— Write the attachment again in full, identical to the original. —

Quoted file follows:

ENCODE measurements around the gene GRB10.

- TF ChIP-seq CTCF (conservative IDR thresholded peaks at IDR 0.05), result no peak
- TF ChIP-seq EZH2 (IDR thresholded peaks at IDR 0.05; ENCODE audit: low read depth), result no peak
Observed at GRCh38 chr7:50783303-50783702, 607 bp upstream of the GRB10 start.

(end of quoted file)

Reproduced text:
ENCODE measurements around the gene GRB10.

- TF ChIP-seq CTCF (conservative IDR thresholded peaks at IDR 0.05), result no peak
- TF ChIP-seq EZH2 (IDR thresholded peaks at IDR 0.05; ENCODE audit: low read depth), result no peak
Observed at GRCh38 chr7:50783303-50783702, 607 bp upstream of the GRB10 start.